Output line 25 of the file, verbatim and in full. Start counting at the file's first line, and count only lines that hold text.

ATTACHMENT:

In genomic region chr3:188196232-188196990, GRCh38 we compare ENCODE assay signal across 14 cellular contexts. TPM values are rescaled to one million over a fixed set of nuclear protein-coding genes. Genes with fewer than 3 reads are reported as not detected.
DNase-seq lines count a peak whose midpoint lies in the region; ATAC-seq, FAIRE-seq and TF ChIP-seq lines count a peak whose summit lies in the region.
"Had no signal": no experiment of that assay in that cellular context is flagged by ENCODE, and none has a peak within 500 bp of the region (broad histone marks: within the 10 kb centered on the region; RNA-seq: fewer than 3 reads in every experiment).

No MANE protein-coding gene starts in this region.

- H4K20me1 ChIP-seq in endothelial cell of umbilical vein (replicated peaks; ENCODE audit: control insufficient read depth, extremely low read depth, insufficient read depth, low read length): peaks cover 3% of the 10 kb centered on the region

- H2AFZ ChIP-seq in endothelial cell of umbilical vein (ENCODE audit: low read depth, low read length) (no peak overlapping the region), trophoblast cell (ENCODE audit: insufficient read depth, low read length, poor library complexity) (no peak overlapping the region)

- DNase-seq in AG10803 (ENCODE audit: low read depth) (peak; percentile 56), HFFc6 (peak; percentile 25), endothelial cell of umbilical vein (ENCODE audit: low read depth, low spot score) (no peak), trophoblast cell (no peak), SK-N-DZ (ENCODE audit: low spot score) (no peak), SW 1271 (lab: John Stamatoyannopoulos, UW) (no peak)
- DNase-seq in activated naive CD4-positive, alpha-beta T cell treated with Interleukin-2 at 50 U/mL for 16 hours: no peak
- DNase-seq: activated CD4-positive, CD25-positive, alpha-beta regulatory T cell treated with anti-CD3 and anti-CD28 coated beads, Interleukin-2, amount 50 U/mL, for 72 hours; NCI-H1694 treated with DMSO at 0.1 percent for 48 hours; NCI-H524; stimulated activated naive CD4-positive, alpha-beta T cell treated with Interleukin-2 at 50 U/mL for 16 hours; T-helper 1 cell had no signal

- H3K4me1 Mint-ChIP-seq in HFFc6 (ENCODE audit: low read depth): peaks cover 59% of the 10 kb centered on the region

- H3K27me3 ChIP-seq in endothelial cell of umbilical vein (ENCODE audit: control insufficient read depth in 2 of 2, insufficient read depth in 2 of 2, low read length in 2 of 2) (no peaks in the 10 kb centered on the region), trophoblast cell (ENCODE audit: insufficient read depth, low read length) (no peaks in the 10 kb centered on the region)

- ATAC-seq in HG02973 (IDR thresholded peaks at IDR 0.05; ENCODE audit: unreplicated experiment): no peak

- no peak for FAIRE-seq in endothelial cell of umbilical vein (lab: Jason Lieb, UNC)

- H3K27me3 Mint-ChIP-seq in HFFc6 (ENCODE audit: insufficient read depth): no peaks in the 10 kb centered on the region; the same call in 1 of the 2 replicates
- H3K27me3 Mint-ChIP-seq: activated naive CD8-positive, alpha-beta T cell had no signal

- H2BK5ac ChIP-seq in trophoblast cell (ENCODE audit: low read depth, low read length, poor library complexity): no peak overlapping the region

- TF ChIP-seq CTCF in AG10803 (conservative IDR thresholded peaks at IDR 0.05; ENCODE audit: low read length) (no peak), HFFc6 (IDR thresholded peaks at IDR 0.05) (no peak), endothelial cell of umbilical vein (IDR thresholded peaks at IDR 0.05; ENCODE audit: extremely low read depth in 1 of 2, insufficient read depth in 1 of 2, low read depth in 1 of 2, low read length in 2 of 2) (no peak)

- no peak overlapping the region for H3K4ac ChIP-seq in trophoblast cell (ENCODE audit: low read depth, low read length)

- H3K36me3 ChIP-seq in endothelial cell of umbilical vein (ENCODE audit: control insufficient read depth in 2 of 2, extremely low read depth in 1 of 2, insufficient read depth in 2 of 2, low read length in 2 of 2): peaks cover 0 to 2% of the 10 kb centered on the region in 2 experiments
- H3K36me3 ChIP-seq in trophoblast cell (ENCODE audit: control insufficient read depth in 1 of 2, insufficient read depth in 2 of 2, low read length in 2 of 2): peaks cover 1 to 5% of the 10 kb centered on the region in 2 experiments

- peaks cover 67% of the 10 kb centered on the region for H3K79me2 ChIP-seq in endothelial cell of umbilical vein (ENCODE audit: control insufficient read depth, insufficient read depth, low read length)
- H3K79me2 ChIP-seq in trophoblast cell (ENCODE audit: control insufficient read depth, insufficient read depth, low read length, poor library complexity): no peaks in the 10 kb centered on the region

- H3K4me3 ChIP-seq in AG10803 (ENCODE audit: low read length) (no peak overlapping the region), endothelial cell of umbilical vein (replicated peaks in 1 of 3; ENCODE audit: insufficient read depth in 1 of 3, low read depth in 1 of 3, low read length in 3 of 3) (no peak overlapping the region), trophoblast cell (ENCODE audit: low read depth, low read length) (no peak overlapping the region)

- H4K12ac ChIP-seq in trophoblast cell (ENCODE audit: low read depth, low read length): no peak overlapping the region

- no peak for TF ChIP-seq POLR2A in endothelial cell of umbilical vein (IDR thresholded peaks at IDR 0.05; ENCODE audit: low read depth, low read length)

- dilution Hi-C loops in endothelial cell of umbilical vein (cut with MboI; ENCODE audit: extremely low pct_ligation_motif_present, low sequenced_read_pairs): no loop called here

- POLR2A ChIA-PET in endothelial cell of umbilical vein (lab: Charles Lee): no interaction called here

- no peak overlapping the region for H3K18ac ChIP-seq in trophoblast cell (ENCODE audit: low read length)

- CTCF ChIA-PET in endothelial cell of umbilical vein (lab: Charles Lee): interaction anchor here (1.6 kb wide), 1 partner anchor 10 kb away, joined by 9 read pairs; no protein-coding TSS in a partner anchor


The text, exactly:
- no peak for TF ChIP-seq POLR2A in endothelial cell of umbilical vein (IDR thresholded peaks at IDR 0.05; ENCODE audit: low read depth, low read length)